"characteristic or suggestive of the writings of George Orwell," 1950 (first attested in Mary McCarthy), from English author George Orwell (pseudonym of Eric Blair, 1903-1950), especially in reference to his novel "Nineteen Eighty-Four" (1949). It has come to be used in reference to the totalitarian systems he satirized and inveighed against.
It is as if George Orwell had conceived the nightmare instead of analyzed it, helped to create it instead of helping to dispel its euphemistic thrall. [Clive James, "The All of Orwell," 2001]
The surname is attested from late Old English, from place names, either "spring by the point" (of land), or "stream of the (river) Orwe," a variant form ofarrow.
as a metaphysical concept, "belief that the world tends to become better or is capable of improvement;" in practical terms, "the improvement of society by regulated practical means;" by 1868, attributed to "George Eliot" (Mary Anne Evans), from Latin melior "better" (see meliorate) + -ism. Related: Meliorist (1835); melioristic.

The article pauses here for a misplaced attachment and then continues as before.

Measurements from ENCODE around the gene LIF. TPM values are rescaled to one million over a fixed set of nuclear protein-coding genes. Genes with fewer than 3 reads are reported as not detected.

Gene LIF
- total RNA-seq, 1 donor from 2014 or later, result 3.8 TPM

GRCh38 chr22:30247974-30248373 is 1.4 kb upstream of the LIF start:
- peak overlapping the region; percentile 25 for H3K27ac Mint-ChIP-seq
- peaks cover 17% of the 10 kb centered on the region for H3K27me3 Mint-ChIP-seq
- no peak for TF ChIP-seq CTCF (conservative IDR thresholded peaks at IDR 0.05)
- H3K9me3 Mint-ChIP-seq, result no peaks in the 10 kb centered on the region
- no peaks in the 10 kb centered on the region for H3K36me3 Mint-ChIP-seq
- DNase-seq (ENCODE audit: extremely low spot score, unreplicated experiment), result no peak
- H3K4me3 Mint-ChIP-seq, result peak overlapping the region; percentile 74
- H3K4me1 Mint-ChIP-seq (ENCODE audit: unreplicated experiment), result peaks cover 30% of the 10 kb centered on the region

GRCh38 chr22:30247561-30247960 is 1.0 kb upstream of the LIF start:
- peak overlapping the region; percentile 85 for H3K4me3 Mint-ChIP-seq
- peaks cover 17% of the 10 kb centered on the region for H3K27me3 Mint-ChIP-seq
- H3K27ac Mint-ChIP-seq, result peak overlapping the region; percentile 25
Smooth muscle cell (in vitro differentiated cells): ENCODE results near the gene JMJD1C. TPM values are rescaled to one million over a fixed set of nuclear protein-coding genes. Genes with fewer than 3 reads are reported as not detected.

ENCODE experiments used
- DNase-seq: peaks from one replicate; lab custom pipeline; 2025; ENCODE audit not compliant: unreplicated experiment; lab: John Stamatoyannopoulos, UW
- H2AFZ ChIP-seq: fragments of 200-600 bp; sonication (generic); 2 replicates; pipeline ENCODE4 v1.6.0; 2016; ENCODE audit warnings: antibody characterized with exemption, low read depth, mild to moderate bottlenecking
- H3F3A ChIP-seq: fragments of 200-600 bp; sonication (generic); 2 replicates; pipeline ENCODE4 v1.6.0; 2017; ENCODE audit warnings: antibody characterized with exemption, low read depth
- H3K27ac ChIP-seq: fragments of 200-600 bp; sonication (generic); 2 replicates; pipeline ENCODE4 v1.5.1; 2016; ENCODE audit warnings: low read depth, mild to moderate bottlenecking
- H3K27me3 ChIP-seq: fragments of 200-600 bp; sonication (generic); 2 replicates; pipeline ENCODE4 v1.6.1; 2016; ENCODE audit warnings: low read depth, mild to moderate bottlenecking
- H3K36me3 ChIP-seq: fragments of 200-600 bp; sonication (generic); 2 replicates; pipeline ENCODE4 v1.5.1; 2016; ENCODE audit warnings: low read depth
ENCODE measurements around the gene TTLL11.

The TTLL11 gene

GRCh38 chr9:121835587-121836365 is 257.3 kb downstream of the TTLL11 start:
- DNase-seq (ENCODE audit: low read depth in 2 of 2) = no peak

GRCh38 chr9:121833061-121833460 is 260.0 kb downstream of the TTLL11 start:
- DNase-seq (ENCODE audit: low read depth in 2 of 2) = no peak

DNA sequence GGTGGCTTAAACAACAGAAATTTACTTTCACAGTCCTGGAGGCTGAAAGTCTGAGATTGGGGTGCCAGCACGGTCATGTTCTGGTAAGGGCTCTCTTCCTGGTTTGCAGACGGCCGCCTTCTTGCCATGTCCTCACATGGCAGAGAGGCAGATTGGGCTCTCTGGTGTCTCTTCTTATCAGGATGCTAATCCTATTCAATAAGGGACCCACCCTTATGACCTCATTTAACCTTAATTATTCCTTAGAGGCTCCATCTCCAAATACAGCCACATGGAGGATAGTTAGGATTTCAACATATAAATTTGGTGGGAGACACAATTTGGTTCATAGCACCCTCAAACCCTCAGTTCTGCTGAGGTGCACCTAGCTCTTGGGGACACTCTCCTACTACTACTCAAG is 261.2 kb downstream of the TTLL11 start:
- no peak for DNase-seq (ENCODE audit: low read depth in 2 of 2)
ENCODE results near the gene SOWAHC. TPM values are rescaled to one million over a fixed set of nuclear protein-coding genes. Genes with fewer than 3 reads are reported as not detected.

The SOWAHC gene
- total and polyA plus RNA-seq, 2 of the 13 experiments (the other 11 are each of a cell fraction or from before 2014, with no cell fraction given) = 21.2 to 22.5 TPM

In her general attitude towards life, George Eliot was neither optimist nor pessimist. She held to the middle term, which she invented for herself, of "meliorist." She was cheered by the hope and by the belief in gradual improvement of the mass; for in her view each individual must find the better part of happiness in helping another. ["Life and Letters"]
I don't know that I ever heard anybody use the word "meliorist" except myself. But I begin to think that there is no good invention or discovery that has not been made by more than one person. The only good reason for referring to the "source" would be, that you found it useful for the doctrine of meliorism to cite one unfashionable confessor of it in the face of the fashionable extremes. ["George Eliot," letter to James Sully, Jan. 19, 1877]
"of or in the mode of James," 1875 in reference to William James (1842-1910), U.S. philosopher and exponent of pragmatism; 1905 in reference to his brother Henry James (1843-1916), U.S. expatriate novelist.
[T]he long sentences piling themselves up in elaborate phrase after phrase, the lightning incision, the pauses, the slightly shaking admonitory gesture with its ‘wu-await a little, wait a little, something will come’; blague and benignity and the weight of so many years’ careful, incessant labour of minute observation always there to enrich the talk. I had heard it but seldom, yet it is all unforgettable. […] No man who has not lived on both sides of the Atlantic can well appraise Henry James; his death marks the end of a period. [Ezra Pound, from “Henry James,” Little Review, August 1918]